Lake Victoria is a transboundary natural resource, underpinning the economies and livelihoods of the population of Burundi, Kenya, Tanzania, Rwanda, and Uganda. However, the lake and its surrounding areas are facing many problems including rising lake water levels, moving islands, encroachment, and ecological and biodiversity degradation which may lead to the extinction of several fish species. Researchers and civil servants met at EfD Uganda to address those problems.
The lake supplies fresh water, fishing, waste repository, food, energy, water for drinking, irrigation, industry, tourism, and cross-border transportation.
Unsustainable use persists
East African governments have signed regional and international treaties targeted at ensuring the sustainable use of natural resources within the lake basin. Whereas international treaties have been included in national legislation and institutions and agencies have been established to safeguard fragile ecosystems, unstainable use and management of the lake basin persist. This is partly attributed to political interferences, ineffective monitoring, and poor implementation of the existing laws on the management and utilization of the lake.
Because of the unstainable management of the lake, countries have witnessed unprecedented consequences such as floods and mudslides and extreme and unpredictable weather changes. Dams could not generate electricity due to very low water levels and many other livelihoods. Social and economic impacts include loss of lives.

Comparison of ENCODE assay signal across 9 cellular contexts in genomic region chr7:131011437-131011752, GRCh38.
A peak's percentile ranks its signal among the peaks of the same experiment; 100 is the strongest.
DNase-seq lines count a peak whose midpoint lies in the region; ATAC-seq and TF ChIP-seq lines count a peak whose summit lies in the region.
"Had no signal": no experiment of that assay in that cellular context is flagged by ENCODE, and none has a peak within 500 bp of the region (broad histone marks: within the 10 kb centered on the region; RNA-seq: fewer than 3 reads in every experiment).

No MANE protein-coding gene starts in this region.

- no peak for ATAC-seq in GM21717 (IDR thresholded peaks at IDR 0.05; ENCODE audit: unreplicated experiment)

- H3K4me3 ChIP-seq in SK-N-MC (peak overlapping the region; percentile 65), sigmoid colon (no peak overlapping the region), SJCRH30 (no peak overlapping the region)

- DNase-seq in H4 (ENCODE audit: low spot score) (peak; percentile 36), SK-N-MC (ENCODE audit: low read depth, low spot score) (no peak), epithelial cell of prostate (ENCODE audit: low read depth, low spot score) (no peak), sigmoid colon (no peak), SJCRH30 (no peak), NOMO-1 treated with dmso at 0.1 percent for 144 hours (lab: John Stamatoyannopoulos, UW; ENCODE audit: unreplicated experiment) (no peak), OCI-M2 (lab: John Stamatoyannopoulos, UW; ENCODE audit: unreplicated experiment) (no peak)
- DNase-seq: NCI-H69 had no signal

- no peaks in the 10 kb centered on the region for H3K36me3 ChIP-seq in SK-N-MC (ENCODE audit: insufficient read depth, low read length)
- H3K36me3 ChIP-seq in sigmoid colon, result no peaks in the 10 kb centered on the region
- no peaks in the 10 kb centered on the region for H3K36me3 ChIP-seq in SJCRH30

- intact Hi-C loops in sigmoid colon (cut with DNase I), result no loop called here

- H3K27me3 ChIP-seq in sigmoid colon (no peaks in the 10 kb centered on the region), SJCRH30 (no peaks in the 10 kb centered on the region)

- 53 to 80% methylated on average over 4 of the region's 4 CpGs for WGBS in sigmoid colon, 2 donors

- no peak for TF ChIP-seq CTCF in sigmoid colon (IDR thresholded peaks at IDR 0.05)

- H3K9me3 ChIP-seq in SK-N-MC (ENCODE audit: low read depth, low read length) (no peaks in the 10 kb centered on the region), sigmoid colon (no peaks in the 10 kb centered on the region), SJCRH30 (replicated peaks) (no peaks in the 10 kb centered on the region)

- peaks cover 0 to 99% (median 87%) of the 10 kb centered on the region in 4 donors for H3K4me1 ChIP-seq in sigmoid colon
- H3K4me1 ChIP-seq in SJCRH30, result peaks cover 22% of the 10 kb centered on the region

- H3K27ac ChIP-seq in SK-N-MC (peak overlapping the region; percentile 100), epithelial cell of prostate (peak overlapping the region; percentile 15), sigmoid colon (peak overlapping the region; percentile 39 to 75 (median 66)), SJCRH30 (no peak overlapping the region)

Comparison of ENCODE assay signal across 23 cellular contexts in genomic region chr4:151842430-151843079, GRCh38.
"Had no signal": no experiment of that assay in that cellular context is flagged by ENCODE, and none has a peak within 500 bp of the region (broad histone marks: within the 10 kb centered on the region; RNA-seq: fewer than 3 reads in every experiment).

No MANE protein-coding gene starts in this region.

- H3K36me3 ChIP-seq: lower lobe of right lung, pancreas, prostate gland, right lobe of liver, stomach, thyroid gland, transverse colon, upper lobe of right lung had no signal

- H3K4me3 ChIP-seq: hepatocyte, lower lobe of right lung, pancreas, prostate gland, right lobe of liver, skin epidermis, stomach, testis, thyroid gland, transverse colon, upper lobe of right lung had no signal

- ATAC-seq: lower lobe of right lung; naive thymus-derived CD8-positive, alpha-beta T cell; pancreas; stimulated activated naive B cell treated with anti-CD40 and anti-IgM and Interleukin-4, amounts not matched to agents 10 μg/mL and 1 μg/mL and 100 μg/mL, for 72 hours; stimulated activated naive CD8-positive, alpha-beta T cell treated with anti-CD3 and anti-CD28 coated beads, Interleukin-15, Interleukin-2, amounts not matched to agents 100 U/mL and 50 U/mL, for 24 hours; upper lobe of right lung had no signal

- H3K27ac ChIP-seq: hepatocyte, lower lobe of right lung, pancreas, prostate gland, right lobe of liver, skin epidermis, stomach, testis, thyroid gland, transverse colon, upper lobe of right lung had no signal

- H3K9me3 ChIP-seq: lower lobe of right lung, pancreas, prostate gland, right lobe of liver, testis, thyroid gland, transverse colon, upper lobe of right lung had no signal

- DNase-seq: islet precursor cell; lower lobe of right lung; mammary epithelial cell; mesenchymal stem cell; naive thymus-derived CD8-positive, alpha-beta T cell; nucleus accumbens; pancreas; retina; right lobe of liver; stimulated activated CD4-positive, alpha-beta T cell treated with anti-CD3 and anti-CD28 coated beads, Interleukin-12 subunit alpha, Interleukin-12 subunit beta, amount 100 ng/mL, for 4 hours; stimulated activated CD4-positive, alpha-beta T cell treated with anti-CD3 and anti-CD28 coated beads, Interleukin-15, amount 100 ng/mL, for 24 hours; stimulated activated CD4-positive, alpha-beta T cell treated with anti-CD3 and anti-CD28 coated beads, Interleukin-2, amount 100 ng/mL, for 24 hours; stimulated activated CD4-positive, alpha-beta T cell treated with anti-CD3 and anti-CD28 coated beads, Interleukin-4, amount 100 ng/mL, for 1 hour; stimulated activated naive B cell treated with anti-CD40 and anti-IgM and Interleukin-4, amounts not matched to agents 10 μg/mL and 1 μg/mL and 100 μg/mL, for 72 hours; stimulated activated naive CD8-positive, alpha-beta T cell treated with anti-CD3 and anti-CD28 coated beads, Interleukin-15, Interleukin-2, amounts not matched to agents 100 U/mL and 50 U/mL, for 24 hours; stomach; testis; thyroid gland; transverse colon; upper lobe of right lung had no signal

East African EfD centers meet in Uganda to discuss LVB issues
The Environment for Development Initiative (EfD) Makerere University Uganda organized a one-day high-level policy dialogue on changes in Lake Victoria’s hydrology, water quality, and livelihoods. It was hosted by Uganda’s environment watchdog – the National Environment Management Authority (NEMA) at its head office in Kampala, Uganda.
The dialogue was attended by the three East African EfD centers; Richard Mulwa (EfD Kenya), Onesmo Selejio (EfD Tanzania), and Edward Bbaale, for EfD Uganda.
Each country was also represented by delegates from different agencies. Representatives from Kenya included the Kenya Marine and Fisheries Research Institute (KMFRI), the National Environment Management Authority (NEMA) of Kenya, the Lake Basin Development Authority (LBDA) of Kenya, and academia from the University of Nairobi.
Delegates from Tanzania spanned from the Ministry of Livestock and Fisheries, Lake Victoria Basin, Mwanza, and academicians from the Adhi University and University of Dar es Salaam.
The Ugandan delegates came from agencies including the Ministry of Finance, Planning and Economic Development (MoFPED), the National Planning Authority (NPA), the Ministry of Water and Environment (MoWE), the Ministry of Agriculture, Animal Industry and Fisheries (MAAIF), National Environment Management Authority (NEMA), Environmental Police Protection Unit (EPPU), and academicians from Makerere University.
The Executive Director of NEMA Dr. Akankwasah Birerega was the host of the dialogue. Each country presented an in-depth analysis of the issues pertinent to its areas of jurisdiction and later went into plenary discussion where short, mid, and long-term interventions were proposed.
By: Jane Anyango, EfD Uganda